"Very good condition" is hardly a term I'd assign to a camera that won't turn on. The 1D2 N was undoubtedly a fine camera in its day; but as you have admitted, that was 15 years ago. Today there are many affordable cameras that will run circles around it. Why spend good money trying to resuscitate a near-antique?

Bob
Philadelphia, Pennsylvania USA

Especially an 8.2 MP one.

Thank you for your reply RobertTheFat.
The camera is in very good condition as I have written.
From the outside it looks like factory new.
The inside is also clean - I disassembled and checked it.
It seems like factors that are out of my reach/influence caused it to go dead.

 

Thank you for your reply kvbarkley.
8.2 MP is still king. A 8 MP king can beat a 12/24/32 MP king. The camera is only a tool.
And this camera is a very good tool. As other Canon cameras are.

 


@forcanon wrote:

 

Thank you for your reply kvbarkley.
8.2 MP is still king. A 8 MP king can beat a 12/24/32 MP king. The camera is only a tool.
And this camera is a very good tool. As other Canon cameras are.

 


Yupper!  Those older full frame digital sensors ARE kings.  They have large pixels.  16 MP 1D Mark IV, EF 35mm f/2 is USM.  The camera bodies create RAW files of surprising size.  The 1D Mark IV is typically in the upper 20MB range.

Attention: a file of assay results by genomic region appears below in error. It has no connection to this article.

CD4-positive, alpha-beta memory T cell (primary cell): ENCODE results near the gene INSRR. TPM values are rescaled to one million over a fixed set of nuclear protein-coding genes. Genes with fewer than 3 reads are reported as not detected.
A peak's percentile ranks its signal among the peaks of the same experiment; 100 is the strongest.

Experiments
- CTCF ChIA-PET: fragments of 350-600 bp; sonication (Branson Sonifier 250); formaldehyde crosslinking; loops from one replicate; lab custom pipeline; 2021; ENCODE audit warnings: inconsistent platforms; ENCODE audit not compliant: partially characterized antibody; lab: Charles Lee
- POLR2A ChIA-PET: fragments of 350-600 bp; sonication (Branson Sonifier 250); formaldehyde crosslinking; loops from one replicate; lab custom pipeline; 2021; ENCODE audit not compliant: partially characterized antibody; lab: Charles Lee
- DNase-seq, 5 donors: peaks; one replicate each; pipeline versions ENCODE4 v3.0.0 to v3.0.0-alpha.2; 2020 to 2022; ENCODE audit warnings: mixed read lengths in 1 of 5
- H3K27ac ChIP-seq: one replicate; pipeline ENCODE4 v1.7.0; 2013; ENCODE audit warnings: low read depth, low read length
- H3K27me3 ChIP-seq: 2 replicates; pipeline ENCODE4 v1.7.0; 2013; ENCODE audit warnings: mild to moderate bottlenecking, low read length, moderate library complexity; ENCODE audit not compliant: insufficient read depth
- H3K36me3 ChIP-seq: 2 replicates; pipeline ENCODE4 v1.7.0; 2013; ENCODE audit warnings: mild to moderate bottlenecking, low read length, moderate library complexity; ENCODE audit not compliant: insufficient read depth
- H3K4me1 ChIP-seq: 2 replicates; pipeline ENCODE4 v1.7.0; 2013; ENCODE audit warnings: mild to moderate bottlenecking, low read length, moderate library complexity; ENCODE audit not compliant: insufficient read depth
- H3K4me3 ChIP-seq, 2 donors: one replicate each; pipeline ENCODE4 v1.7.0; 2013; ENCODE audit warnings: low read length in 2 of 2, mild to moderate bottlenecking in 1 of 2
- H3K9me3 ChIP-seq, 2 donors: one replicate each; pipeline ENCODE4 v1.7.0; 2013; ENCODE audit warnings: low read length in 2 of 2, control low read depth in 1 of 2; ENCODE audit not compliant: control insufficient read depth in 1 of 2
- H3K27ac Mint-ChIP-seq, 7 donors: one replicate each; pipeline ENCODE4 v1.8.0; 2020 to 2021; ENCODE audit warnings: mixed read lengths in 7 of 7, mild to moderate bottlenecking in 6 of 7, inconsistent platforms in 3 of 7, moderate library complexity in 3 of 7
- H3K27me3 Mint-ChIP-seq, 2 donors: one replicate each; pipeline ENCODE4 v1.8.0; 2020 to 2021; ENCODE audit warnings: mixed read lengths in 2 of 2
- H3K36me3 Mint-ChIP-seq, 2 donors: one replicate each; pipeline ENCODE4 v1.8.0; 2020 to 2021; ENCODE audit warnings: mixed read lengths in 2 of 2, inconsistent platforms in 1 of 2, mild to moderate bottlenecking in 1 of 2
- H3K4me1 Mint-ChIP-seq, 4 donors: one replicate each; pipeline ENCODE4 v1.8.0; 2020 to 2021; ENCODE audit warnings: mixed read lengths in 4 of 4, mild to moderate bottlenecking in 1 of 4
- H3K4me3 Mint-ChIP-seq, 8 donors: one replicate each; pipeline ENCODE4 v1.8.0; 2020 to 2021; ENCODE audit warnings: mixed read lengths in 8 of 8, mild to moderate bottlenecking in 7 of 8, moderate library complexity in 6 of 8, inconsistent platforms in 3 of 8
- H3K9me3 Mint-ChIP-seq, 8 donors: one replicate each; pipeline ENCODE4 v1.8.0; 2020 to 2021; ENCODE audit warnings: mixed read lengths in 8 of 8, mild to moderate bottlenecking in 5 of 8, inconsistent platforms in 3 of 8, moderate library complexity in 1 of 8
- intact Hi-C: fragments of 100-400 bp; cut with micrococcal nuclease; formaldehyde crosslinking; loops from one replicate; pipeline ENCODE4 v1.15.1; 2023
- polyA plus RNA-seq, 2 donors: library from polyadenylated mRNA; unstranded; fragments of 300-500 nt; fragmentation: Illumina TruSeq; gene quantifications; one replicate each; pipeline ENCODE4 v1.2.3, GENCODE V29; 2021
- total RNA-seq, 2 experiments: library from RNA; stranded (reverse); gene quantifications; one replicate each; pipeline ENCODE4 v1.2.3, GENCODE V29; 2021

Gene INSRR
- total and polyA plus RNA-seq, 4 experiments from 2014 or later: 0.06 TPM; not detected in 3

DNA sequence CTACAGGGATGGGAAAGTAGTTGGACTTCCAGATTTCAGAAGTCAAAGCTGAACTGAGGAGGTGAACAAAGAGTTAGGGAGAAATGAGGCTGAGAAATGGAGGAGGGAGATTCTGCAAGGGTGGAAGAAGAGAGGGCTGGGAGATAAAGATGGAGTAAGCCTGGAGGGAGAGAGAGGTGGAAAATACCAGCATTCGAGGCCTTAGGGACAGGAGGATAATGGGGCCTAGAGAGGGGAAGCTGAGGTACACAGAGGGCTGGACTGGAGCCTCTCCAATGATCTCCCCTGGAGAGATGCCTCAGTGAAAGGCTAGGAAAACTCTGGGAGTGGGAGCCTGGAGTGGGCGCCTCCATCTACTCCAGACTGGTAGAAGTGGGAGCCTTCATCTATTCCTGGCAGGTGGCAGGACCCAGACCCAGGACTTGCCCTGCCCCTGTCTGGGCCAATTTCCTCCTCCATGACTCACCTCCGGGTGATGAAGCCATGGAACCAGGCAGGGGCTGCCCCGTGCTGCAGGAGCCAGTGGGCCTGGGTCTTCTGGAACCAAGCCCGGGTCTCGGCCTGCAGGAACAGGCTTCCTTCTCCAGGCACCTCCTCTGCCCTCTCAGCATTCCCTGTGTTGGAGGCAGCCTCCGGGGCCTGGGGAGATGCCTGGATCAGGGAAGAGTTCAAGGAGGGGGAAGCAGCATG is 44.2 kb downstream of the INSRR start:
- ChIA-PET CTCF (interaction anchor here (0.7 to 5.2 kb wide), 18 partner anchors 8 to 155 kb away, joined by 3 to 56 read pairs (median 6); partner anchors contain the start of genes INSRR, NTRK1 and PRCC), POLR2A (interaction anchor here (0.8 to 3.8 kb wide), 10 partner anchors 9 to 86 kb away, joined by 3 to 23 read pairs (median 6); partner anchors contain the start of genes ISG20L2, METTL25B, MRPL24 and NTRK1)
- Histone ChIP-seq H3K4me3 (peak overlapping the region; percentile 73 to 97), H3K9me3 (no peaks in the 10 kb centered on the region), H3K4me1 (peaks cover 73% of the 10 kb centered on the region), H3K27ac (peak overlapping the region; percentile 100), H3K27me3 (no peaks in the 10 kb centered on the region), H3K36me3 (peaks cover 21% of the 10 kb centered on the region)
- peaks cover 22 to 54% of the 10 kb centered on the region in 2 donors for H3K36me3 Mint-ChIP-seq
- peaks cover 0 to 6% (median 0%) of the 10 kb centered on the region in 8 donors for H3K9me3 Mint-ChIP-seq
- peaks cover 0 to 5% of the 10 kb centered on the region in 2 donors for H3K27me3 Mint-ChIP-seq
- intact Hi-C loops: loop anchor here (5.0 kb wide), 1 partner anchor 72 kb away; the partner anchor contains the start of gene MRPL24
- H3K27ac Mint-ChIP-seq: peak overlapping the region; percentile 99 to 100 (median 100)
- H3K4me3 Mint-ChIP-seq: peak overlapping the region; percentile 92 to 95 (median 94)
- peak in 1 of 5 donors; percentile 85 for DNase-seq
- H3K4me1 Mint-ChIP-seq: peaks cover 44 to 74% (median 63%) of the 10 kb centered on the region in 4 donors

5DAF1431-607D-44E6-BD2F-806240FDDD30.jpeg

 

The older cameras may not have the high ISO performance ot today's cameras, but they still perform well at lower ISO settings.  Look at the texture of the metal surfaces.  You can see the metal flakes when you pixel peep the original files.

 

I love photographing "stone stuff", and other objects with detailed surfaces..  Just look at my avatar of Poseidon.  

--------------------------------------------------------
"The right mouse button is your friend."

Good stuff

Pull both memory cards out if you haven't already and try powering it up, also take a close look at the CF slot to see if there is a bent pin.

 

Otherwise, it sounds like a component failure.  Capacitors of that age are the most likely component to fail and if you have an in circuit ESR tester you could take a look at those but without at least a schematic this could occupy a LOT of time.

 

I still have the 1DM2 I bought early in 2005 before the N came out and I shot a lot of soccer with that body.  It would be interesting to see how well a full frame or "sports crop" 1D style sensor with an 8 to 10 MP count would perform using current 1DX III sensor techology.

 

Rodger

EOS 1DX M3, 1DX M2, 1DX, 5DS R, 1D M2, EOS 650 (film), many lenses, XF400 video

"Capacitors of that age are the most likely component to fail ..."

 

Been subject to that recently.  Not a camera but I did have two old cameras that simply died sitting on the shelf. A year or two ago I picked up my old 1D, yup the very first, and it was dead. It made the best portrai, I mean, and just to be clear it only had 4MP to work with.

EB
EOS 1DX and 1D Mk IV and several lenses!